From the 1960s onward, however, greater sexual permissiveness led to increasing displays of cleavage in films and television (Jane Russell and Elizabeth Taylor were the biggest stars to be known for their cleavage revelation[33]), and in everyday life, and low-cut dress styles became very common, even for casual wear.[34] During a short period in 1964, "topless" dress designs appeared at fashion shows, but those who wore the dresses in public found themselves arrested on indecency charges.[35] Cleavage revealing fashion still remains a matter of controversy. In the United States, in two separate incidents in 2007, Southwest Airlines crews asked travelers to modify their clothing, to wear sweaters, or to leave the plane because the crew did not consider the amount of cleavage displayed acceptable.[36] In Langley, British Columbia, a young woman was sent home from her high school for wearing a top that her principal deemed inappropriate because “it showed too much cleavage”.[37][38][39]

German Chancellor Angela Merkel created controversy when she wore a low-cut evening gown to the opening of the Oslo Opera House in 2008,[40][41] U.S. Senator Hillary Clinton and British Home Secretary Jacqui Smith drew attention for wearing low-cut blouses that revealed a small amount of cleavage, resulting in comments in the Washington Post and the New York Times.[42][40] Vera Lengsfeld, the Conservative Christian Democratic Union candidate for Berlin's Friedrichshain-Kreuzberg district, used pictures of herself and German Chancellor Angela Merkel in low-cut dresses during her political campaign. Facing a tough campaign, she posted 750 provocative campaign posters accompanied by the slogan "We Have More to Offer." In a tough campaign, she wanted to draw attention to "serious election issues." The posters had a positive impact.[43]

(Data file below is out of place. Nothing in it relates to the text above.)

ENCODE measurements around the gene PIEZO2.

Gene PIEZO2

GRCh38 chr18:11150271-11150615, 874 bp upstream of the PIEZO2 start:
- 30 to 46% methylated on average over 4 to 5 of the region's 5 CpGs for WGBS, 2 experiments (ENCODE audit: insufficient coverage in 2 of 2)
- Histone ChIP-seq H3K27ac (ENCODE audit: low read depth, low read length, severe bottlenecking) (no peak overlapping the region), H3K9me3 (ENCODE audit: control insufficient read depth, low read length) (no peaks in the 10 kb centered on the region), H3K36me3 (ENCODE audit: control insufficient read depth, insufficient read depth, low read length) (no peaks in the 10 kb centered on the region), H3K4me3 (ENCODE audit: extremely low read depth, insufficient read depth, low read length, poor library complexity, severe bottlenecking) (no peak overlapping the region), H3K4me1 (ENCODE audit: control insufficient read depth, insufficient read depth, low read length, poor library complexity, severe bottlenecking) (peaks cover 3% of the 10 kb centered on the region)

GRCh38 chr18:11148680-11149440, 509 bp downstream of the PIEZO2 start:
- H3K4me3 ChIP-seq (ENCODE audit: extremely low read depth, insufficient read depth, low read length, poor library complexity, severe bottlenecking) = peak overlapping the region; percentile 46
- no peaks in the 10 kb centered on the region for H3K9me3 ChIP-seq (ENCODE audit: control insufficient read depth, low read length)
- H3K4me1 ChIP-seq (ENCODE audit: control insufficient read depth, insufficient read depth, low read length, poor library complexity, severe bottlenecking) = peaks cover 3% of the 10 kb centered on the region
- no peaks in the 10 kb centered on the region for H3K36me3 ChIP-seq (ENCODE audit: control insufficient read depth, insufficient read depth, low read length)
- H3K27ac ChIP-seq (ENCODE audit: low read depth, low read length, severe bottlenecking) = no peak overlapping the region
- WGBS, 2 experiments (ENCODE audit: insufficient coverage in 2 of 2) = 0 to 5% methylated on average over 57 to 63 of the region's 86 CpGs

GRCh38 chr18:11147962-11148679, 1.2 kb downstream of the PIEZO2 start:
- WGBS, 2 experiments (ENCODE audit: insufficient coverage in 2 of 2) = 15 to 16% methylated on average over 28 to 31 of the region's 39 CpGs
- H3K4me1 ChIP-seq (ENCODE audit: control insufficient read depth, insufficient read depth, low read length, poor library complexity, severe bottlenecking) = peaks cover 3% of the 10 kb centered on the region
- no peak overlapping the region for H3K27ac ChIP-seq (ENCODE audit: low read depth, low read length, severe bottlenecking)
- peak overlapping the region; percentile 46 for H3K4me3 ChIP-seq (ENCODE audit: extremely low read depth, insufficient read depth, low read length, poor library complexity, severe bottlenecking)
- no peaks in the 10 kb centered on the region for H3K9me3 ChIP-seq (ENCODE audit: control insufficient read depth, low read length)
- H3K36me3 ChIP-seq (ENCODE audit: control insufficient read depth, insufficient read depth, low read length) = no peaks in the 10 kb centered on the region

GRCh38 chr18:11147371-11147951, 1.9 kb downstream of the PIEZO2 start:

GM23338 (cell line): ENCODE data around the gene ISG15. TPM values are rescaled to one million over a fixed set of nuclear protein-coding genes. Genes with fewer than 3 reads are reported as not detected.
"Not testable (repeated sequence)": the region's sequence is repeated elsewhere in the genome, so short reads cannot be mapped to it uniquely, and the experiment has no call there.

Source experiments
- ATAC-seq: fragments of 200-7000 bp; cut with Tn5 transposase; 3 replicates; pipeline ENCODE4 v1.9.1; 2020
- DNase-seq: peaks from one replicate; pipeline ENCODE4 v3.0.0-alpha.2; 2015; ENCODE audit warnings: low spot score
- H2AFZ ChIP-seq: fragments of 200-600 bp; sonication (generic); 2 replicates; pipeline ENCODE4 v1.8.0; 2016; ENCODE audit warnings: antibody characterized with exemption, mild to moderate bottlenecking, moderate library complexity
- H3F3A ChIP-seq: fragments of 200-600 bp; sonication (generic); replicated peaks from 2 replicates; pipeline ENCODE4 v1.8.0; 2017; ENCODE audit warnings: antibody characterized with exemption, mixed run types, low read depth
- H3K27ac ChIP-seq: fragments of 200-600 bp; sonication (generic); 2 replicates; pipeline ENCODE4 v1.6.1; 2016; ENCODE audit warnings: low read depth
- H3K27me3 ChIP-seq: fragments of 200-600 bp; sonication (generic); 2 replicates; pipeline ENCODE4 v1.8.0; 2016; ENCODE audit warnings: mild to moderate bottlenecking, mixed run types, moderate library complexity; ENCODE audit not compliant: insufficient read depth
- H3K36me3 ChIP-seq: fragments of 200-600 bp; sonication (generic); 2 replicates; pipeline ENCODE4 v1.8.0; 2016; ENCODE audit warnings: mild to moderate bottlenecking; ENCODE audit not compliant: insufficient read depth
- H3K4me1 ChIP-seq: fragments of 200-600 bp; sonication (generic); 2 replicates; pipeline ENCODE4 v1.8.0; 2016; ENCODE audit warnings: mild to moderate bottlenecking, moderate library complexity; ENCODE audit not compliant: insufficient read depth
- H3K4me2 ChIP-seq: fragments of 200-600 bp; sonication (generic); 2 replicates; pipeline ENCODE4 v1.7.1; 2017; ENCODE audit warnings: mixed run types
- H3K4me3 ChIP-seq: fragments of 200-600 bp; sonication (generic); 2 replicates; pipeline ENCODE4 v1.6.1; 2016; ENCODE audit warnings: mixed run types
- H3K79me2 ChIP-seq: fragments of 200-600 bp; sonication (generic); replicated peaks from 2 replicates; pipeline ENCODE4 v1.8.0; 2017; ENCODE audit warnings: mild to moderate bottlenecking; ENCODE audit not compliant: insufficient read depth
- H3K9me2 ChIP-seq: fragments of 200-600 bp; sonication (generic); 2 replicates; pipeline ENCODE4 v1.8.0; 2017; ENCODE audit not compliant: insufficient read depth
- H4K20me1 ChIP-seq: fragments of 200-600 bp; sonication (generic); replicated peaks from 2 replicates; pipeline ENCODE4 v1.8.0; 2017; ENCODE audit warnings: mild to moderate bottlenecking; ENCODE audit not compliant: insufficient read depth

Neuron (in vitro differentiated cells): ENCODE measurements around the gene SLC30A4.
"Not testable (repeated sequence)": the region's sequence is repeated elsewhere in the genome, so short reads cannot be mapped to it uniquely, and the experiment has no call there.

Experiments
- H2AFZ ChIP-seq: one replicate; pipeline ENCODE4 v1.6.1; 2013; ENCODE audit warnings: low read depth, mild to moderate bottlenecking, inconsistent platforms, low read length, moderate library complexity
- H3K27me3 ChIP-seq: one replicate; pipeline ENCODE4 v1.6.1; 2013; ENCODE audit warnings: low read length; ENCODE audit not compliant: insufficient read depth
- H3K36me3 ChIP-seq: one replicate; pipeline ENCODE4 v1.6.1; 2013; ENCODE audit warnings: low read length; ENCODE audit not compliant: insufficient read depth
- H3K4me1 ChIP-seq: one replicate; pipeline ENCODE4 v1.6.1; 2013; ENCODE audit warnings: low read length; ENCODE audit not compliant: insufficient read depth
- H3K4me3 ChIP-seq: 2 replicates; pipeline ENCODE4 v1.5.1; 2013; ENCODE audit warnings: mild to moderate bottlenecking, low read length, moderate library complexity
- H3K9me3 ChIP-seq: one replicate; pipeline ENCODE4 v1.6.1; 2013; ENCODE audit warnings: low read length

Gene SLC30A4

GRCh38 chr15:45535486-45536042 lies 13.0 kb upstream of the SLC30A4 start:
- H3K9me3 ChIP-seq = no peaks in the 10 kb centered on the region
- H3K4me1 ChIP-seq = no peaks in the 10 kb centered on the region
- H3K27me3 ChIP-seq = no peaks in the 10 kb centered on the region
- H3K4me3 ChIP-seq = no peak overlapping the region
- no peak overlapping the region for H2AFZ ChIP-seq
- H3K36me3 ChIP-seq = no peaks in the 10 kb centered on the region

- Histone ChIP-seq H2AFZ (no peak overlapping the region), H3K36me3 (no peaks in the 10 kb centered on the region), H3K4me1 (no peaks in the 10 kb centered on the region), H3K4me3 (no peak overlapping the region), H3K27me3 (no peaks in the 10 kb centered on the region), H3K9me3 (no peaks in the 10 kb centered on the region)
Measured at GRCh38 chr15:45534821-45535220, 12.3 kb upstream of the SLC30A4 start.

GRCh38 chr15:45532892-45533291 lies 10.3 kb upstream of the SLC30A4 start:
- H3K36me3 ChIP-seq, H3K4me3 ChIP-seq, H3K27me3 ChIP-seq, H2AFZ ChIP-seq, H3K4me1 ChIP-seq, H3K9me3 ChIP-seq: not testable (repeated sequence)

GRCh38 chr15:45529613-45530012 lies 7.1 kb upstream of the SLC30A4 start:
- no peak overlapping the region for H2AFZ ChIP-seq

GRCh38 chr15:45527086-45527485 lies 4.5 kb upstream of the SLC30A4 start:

Cleavage enhancement[edit]

Main article: Cleavage enhancement


Wonderbra push-up bra

Many women regard breasts as an important female secondary sex characteristic,[44] and a factor in their sexual attractiveness. Various methods have been used by women in history to accentuate breasts. For example, corsets that enhanced cleavage were introduced in the mid-16th century.[45] By the late 18th century cleavage-enhancing corsets grew more dramatic in pushing the breasts upwards.[46] The tight lacing of corsets worn in the 19th and early 20th centuries emphasized both cleavage and the size of the bust and hips. Ball or evening gowns especially were designed to display and emphasize the décolletage.[15][16]

When corsets became unfashionable, brassieres and padding helped to project, display and emphasize the breasts. Several brassiere manufacturers, among them Wonderbra and Victoria's Secret, produce push-up and other types of bras that enhance cleavage. A push-up bra creates the appearance of increased cleavage. Use angled cups containing padding that pushes the breasts inwards and upwards, towards the centre of the chest. A push-up bra is usually a demi-cup bra.[47] The Wonderbra was the first push-up bra made. A plunge bra allows for lower and increased cleavage. Designed with angled cups and an open and lowered centre gore.[48] Unlike push-up bras, are not generally as heavily padded.[47] Frederick's of Hollywood introduced a design called Hollywood Extreme Cleavage Bra that helped give the impression of a spherical cleavage like augmented breasts that was popularized by stars like Pamela Anderson.[49] In 1985, designer Vivienne Westwood influenced the re-emergence of the corset as a trendy way to enhance cleavage.[50]


Main article: Breast augmentation

Some flat-chested women feel self-conscious about their small breasts and want to improve their sexual attractiveness by seeking breast augmentation. One flat-chested woman interviewed said, "It's the absolute worst being flat. You feel as though everyone is staring at your chest for all the wrong reasons. No men call you sexy, and you definitely don't get any wolf whistles. It brings down your entire self-esteem."[51]

Make up[edit]

Making cleavage appear deeper and the breasts look fuller alongside the cleavage with makeup is achieved using shading effects. The middle of the cleavage is made to look deeper by using a darker makeup colour than the base colour of the skin, while the most prominent areas of the breasts (either side of the cleavage) are made to look larger or more protruding by the use of a paler colour.[52][53]

Photo retouching[edit]